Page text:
A new regional agroecological project has just been launched in the Sahel. Called "FAIR Sahel", the project consists of integrating agroecological practices into intensive agriculture in order to increase the resilience of Sahelian farmers. With a cost of €9 million, FAIR Sahel will be implemented in Mali, Senegal and Burkina Faso over a period of four years.
The climate emergency in the Sahel remains a concern. And one of the recent solutions proposed to address the problem is the FAIR Sahel project. Officially launched on June 15th, 2021 in Ouagadougou, the capital of Burkina Faso, the project consists of ecologically intensifying agriculture in order to increase climate resilience in a region where two out of three people live from agriculture, according to the World Food Fund (FAO). On the operational level, it will be a question of federating farming communities, researchers and decision-makers around techniques linked to the management of plant biodiversity, the integration of agriculture and livestock in the same plantation, the preservation of soil fertility, etc.
To this end, a synergy of 13 agricultural research centres based in West Africa and Europe has been set up by Inera (Burkina Faso), UNPCB (Burkina Faso), AMSP (Burkina Faso), Isra (Senegal), ENSA (France), and ENSA (Italy), Isra (Senegal), ENDA Pronat (Senegal), IER (Mali), AOPP (Mali), AVSF (France), CSIC (Spain), ZALF (Germany), Wageningen University (Netherlands), IRD (France), and CIRAD (France). “Agro-ecological intensification can provide sustainable solutions to help Sahelian producers develop agriculture that is more resilient to climatic hazards and increase their food security”, explains Eric Scopel, a CIRAD researcher and project coordinator.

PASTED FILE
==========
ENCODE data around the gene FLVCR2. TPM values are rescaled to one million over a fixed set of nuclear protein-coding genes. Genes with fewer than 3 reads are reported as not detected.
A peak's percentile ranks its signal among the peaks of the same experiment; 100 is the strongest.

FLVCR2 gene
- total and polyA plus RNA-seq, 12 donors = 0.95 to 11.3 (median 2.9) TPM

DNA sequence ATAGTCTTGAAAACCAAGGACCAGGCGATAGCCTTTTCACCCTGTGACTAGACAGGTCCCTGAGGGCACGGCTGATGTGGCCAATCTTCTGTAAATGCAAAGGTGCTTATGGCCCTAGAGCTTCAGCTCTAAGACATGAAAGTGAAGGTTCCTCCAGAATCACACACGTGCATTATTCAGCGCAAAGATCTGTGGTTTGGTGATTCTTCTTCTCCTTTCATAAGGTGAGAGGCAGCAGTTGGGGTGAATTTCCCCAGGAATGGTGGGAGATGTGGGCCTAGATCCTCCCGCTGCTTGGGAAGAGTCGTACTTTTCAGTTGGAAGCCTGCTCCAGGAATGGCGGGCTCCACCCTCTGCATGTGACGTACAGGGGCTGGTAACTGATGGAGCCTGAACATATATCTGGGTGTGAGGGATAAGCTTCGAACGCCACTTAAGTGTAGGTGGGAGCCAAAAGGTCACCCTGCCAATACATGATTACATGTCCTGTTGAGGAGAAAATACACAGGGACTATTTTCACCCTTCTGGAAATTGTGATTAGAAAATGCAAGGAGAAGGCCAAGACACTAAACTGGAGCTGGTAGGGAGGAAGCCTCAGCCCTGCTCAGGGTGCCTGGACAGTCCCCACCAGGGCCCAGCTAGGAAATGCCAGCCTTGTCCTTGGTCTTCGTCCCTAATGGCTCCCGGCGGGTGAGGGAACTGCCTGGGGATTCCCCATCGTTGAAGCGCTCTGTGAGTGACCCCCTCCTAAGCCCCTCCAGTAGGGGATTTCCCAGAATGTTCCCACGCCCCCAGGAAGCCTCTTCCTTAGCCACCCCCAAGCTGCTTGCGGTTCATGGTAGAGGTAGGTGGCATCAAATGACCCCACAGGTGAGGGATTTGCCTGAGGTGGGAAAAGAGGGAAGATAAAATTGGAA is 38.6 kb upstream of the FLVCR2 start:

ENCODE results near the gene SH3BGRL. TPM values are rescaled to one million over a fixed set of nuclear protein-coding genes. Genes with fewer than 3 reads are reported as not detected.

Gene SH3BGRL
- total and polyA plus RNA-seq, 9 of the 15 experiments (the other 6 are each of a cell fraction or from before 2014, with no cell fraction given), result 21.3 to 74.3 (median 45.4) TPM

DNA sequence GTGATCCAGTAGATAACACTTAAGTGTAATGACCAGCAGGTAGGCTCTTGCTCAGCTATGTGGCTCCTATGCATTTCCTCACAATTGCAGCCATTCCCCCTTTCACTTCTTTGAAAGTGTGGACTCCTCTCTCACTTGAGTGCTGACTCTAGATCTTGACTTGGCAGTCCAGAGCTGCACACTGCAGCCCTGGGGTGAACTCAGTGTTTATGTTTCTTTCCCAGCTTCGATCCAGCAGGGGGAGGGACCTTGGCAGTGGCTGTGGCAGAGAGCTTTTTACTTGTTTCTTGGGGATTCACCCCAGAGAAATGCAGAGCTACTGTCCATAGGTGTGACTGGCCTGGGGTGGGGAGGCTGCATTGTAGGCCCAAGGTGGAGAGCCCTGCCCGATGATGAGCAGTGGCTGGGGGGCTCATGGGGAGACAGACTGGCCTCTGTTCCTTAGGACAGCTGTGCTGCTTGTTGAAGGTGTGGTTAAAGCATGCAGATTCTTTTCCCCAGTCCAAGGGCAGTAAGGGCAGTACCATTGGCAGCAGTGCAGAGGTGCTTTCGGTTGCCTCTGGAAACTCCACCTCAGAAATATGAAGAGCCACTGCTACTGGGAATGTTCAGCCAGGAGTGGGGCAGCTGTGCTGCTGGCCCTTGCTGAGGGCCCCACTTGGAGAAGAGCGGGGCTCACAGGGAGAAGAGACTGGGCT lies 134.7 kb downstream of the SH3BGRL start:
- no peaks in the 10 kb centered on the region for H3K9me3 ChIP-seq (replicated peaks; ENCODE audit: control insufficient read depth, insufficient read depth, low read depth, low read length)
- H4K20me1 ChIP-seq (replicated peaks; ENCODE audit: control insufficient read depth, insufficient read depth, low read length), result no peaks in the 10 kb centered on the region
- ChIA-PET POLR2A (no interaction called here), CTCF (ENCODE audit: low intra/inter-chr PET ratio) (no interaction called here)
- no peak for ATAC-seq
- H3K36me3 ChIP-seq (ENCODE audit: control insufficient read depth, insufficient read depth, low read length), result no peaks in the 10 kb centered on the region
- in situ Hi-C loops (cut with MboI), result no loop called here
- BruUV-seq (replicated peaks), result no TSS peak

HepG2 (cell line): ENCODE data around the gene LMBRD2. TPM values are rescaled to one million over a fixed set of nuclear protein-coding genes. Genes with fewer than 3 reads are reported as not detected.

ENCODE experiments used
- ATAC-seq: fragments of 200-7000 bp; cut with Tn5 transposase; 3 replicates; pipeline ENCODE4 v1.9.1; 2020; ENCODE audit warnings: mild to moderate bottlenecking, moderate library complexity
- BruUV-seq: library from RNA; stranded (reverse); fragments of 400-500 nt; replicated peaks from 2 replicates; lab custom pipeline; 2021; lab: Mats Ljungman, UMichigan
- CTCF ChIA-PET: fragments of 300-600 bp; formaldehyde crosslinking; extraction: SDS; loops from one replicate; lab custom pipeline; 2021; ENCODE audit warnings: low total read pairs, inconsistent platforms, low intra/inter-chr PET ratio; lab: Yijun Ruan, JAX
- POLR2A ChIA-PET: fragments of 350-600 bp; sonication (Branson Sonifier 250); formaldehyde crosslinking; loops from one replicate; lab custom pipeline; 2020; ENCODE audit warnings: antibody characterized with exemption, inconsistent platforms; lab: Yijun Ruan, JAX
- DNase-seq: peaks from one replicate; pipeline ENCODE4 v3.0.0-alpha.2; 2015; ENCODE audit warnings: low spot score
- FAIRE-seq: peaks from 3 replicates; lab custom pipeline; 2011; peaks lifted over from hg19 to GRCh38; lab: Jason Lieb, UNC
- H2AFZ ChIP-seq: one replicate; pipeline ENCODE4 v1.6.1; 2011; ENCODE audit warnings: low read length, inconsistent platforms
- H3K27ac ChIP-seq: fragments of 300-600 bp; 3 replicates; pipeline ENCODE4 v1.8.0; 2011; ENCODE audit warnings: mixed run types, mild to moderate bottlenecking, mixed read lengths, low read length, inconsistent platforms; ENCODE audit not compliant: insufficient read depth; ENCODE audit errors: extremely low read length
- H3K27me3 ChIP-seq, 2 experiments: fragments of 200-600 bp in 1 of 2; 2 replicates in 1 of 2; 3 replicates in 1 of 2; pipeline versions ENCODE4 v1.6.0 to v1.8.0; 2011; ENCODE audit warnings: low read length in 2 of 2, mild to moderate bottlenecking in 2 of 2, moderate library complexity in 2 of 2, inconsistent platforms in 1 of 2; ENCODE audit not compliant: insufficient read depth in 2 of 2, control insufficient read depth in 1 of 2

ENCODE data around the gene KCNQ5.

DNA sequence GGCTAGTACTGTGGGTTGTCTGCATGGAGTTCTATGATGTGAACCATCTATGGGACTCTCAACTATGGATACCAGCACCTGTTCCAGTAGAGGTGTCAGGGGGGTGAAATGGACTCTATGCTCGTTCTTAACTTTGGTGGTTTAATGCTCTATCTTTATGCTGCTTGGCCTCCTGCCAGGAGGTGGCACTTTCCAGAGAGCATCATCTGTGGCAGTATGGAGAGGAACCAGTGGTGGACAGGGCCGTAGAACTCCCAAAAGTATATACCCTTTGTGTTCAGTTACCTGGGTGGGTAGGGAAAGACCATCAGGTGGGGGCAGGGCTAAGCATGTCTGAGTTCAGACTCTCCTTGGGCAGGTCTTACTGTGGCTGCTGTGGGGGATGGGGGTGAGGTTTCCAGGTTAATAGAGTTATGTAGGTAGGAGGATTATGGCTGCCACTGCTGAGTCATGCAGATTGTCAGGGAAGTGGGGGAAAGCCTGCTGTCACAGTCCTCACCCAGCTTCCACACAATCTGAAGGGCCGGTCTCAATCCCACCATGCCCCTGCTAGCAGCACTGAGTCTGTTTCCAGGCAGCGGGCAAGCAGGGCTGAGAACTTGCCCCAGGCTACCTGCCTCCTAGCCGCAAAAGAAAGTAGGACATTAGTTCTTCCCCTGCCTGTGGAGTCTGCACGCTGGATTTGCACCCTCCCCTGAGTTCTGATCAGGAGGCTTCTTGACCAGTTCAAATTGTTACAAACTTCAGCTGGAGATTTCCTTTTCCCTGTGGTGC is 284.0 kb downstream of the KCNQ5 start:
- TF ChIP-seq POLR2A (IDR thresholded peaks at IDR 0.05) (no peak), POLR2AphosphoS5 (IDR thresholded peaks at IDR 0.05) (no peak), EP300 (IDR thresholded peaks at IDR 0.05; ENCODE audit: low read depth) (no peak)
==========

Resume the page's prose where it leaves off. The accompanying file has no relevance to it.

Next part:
A project funded by European partners, including the EU
The ‘Fair Sahel’ project will be implemented in three countries in the region. In the Niayes, market gardening areas in Senegal. In Burkina Faso the project will focus on sorghum and legume crops. In Mali, the project will be implemented in cotton production areas. Fair Sahel” will run for four years and will require an investment of €9 million. The project is financed to the tune of 7 million euros by the European Union (EU), 1.5 million euros by the French Development Agency (AFD) and 500,000 euros by the Institut de recherche pour le développement (IRD) and CIRAD. “This project is a further illustration of research based on high-quality, long-term partnerships between all the stakeholders concerned. It is part of CIRAD’s overall research system, which aims to support stakeholders in the agro-ecological transition “, explains Serge Marlet, CIRAD’s Deputy Regional Director.
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The project is based on the vulnerability of Sahelian agriculture to the effects of climate change. Under the combined effect of droughts and floods, the land is deteriorating and losing its fertility. With insufficient rain irrigation, crops are reduced or destroyed. Livestock struggle to find water to drink and pasture to feed. The Intergovernmental Panel on Climate Change (IPCC) predicts that agricultural yields are likely to fall by 20% in each decade by the end of the 21st century in parts of the Sahel.